Who was the first human to market the bubble-bath-by-candlelight trend as being the ultimate form of self-care? I highly doubt they also lived in a New York City apartment with a miniature tub, but if they did, I have some questions. How do you ever find the balance between scalding hot and lukewarm water? Do you choose to have your knees or nipples underwater — because you can’t have both, it’s a tiny tub. And finally, do you know this isn’t actually the ultimate form of self-care?
I’ve been thinking a lot about self-care as we begin entering the dark months of winter and what self-care actually looks like in practice. The pandemic, politics, the state of the world, and just trying to stay afloat in my own life have felt especially heavy the last few weeks. Burnout is hard and all-consuming when it hits, and my sudden deep lack of motivation, exhaustion, self-criticism, and inability to focus is signaling to me — in giant neon flashing letters — that it’s here. I am burned out — and I imagine, we all are.
While we know there won’t be an immediate change to many of our circumstances in the next few months, change is coming. It always does. So while we wait, it’s desperately important that we take care of ourselves and proactively create our own self-care game plans we can fall back on when the coming months get dicey.
To start us off, what exactly is “self-care”? Setting aside the instant associations of face masks and fancy candles and jade rollers, self-care is the ways in which you show up and take care of your mental, emotional, spiritual, and physical health, and includes so many more actions and factors than we often give it create for.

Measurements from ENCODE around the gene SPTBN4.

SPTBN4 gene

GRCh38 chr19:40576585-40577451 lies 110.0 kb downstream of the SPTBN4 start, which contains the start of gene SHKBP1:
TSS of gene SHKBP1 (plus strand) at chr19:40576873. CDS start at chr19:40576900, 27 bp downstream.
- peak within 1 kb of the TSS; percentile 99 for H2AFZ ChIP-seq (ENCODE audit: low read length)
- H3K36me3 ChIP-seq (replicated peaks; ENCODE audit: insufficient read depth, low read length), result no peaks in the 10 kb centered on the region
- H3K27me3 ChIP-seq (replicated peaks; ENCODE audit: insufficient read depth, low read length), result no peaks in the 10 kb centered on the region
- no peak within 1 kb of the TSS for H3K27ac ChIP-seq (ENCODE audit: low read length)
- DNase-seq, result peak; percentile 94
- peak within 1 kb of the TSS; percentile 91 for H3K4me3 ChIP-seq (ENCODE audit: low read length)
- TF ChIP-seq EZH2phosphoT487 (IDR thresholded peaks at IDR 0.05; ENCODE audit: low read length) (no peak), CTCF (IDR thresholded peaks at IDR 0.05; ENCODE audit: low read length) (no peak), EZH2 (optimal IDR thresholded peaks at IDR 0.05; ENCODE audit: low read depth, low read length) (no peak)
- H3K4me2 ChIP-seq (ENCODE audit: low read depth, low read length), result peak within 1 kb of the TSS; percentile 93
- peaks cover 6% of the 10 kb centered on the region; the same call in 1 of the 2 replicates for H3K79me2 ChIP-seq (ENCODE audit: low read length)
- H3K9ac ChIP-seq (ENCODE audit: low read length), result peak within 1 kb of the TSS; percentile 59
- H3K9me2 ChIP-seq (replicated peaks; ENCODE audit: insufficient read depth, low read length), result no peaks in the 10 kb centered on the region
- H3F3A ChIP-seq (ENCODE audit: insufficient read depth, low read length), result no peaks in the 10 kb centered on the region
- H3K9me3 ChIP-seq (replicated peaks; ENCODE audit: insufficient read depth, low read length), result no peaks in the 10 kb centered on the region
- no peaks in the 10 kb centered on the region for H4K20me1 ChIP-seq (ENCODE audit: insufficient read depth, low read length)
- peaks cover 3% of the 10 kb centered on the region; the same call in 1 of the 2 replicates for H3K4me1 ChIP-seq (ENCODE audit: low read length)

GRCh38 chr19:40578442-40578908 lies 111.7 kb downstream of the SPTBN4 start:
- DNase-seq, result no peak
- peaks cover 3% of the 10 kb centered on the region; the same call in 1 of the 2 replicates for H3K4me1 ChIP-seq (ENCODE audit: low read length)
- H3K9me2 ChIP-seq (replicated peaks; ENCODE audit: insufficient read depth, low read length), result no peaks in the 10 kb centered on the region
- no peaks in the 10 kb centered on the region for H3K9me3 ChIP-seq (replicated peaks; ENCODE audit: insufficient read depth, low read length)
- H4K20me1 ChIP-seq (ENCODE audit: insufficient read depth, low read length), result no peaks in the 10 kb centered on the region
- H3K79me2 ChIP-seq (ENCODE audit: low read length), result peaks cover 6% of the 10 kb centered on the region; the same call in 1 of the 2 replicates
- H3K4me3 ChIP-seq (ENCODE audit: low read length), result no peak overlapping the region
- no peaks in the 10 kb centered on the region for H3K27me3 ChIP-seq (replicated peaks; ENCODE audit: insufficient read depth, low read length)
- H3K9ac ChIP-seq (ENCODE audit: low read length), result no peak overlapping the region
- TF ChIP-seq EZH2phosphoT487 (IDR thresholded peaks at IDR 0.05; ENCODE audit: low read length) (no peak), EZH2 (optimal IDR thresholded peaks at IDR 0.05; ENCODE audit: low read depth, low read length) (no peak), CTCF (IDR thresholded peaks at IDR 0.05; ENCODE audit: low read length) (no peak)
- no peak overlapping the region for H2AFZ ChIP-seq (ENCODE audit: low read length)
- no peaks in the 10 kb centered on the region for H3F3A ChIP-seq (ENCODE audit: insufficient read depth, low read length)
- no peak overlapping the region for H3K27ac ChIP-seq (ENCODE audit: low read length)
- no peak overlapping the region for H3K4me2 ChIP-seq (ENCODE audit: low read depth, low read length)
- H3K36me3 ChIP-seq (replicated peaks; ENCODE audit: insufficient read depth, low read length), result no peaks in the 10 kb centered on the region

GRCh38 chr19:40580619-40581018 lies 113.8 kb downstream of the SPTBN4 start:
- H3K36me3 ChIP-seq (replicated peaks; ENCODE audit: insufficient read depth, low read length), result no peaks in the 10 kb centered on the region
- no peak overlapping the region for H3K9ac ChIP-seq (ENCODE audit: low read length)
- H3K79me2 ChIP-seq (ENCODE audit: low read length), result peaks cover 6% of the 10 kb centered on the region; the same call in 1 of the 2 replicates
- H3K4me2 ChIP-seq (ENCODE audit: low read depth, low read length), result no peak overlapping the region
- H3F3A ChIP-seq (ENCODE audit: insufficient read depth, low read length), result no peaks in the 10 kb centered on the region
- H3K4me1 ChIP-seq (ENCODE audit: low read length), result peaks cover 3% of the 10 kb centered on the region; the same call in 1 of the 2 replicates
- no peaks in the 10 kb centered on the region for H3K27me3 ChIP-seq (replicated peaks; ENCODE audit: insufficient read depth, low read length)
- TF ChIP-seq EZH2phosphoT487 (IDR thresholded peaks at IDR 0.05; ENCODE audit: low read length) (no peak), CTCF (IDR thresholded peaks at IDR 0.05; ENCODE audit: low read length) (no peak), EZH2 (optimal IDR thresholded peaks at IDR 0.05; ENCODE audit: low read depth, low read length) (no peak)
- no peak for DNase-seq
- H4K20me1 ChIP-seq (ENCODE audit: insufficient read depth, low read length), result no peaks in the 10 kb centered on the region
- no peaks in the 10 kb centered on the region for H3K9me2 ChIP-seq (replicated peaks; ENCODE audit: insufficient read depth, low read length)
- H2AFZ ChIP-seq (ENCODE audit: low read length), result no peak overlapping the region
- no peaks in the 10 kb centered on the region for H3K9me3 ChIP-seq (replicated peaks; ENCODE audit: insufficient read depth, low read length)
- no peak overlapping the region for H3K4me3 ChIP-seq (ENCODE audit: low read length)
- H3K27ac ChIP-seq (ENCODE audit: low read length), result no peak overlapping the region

In today’s world, self-care is often talked about as being something one earns for enduring an especially stressful time period or experience. But what we’re seeing more and more as the effects of the pandemic carry onward (and our brains all become pancakes), is that self-care is actually proactive actions that need to take place daily. Waiting until the brink of burnout, or being in the red zone of burnout, can be highly damaging — especially when we then try to “power through it.” So not only is it important to learn about all the categories that fall under the self-care umbrella, but then taking the time to filter through and find out what self-care means for you!
While marketing would have us believe self-care is 100 percent restful activities, it’s actually more of a balance between intentional rest and thoughtful action. In the video above, one of my favorite YouTube creators Melanie Murphy speaks about the five different pillars of self-care including “practical self-care,” which is often the form of self-care that goes unnoticed.
Practical self-care is the self-care actions you do to keep your life running smoothly. Making doctors’ appointments, going on regular food shops, picking up medication, paying bills, meal prepping on Sunday night for the week ahead, waiting in line at the post office to mail back clothing returns. These are the adulting elements of self-care that aren’t glamorous but still vital. They’re self-care for your future self. So when it comes to thinking about self-care, it’s helpful to think about the little joys we can infuse in our daily lives AND the habits that will bring us peace in the long-term. Because self-care isn’t a luxury we earn, it’s necessities we need everyday.